US5690856A (en) * 1995-03-07 1997-11-25 Akzo Nobel N.V. Solid diacyl organic peroxide dispersions
US5880181A (en) * 1993-12-27 1999-03-09 Akzo Nobel Nv Gels of organic peroxides
US20110086959A1 (en) * 2008-05-01 2011-04-14 Arkema Inc. Shear thinning peroxide dispersions
US9217044B2 (en) 2009-02-03 2015-12-22 Arkema Inc. Thixotropic anhydrous shear thinning peroxide dispersions
US9775909B2 (en) 2012-06-15 2017-10-03 Arkema Inc. Peroxide dispersions
US9861119B2 (en) 2012-06-15 2018-01-09 Arkema Inc. Peroxide dispersions

Citations (8)

* Cited by examiner, † Cited by third party
Publication number Priority date Publication date Assignee Title
US2838472A (en) * 1955-01-06 1958-06-10 Gen Electric Vulcanization of silicone rubber
US2886532A (en) * 1954-04-15 1959-05-12 Shell Dev Hydrogen peroxide emulsions
GB827511A (en) * 1957-02-07 1960-02-03 Laporte Chemical Improvements in or relating to methyl ethyl ketone peroxides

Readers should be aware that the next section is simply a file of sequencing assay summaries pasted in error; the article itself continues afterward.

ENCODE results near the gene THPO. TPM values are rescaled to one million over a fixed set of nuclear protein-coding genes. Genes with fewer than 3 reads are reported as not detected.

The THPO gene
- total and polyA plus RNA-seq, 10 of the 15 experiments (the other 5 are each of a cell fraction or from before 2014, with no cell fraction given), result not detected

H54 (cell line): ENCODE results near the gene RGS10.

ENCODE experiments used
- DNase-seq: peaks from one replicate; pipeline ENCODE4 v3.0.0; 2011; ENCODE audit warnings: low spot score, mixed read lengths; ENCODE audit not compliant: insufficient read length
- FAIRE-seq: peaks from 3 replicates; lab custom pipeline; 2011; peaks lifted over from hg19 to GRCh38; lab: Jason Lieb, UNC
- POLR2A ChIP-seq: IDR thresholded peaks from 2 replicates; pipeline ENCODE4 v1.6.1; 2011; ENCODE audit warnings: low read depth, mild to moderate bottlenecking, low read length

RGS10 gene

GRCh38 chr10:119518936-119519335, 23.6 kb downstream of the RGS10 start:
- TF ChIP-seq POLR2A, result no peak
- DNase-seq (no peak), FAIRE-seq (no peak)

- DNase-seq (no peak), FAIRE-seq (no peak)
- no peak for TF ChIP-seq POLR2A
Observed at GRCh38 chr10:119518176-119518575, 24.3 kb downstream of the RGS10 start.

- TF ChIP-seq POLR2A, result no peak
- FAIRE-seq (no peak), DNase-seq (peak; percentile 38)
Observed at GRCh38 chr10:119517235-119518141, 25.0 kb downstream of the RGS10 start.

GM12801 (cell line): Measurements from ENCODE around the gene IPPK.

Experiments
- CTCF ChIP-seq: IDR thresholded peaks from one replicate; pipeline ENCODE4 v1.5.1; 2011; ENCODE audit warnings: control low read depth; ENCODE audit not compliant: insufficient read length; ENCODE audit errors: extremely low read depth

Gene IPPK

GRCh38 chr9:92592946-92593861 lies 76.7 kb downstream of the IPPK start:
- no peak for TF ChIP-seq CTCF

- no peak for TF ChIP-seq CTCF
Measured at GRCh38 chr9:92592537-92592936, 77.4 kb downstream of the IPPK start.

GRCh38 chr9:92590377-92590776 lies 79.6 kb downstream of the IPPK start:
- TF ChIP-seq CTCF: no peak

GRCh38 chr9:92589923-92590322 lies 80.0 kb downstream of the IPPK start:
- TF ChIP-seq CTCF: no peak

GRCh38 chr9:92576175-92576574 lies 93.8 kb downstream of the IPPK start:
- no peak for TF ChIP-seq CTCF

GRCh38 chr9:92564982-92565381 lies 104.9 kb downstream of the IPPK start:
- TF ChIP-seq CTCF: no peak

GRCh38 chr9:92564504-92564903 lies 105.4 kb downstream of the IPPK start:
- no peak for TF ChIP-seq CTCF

US2927084A (en) * 1957-08-12 1960-03-01 Cadet Chemical Corp Lauroyl peroxide compositions
US3029206A (en) * 1959-04-29 1962-04-10 Wallace & Tiernan Inc Compositions of chlorosubstituted benzoyl peroxide
US3061554A (en) * 1958-06-02 1962-10-30 American Cyanamid Co Water-dispersible emulsions of pinane hydroperoxide
US3077412A (en) * 1960-12-14 1963-02-12 Short Milling Co J Preparation and methods of employing oxidatively active materials
US3182026A (en) * 1962-03-14 1965-05-04 U S Peroxygen Corp Homogeneous pigmented peroxide compositions

Patent Citations (8)

* Cited by examiner, † Cited by third party
Publication number Priority date Publication date Assignee Title
US2886532A (en) * 1954-04-15 1959-05-12 Shell Dev Hydrogen peroxide emulsions
US2838472A (en) * 1955-01-06 1958-06-10 Gen Electric Vulcanization of silicone rubber
GB827511A (en) * 1957-02-07 1960-02-03 Laporte Chemical Improvements in or relating to methyl ethyl ketone peroxides
US2927084A (en) * 1957-08-12 1960-03-01 Cadet Chemical Corp Lauroyl peroxide compositions
US3061554A (en) * 1958-06-02 1962-10-30 American Cyanamid Co Water-dispersible emulsions of pinane hydroperoxide
US3029206A (en) * 1959-04-29 1962-04-10 Wallace & Tiernan Inc Compositions of chlorosubstituted benzoyl peroxide
US3077412A (en) * 1960-12-14 1963-02-12 Short Milling Co J Preparation and methods of employing oxidatively active materials
US3182026A (en) * 1962-03-14 1965-05-04 U S Peroxygen Corp Homogeneous pigmented peroxide compositions

Cited By (26)

* Cited by examiner, † Cited by third party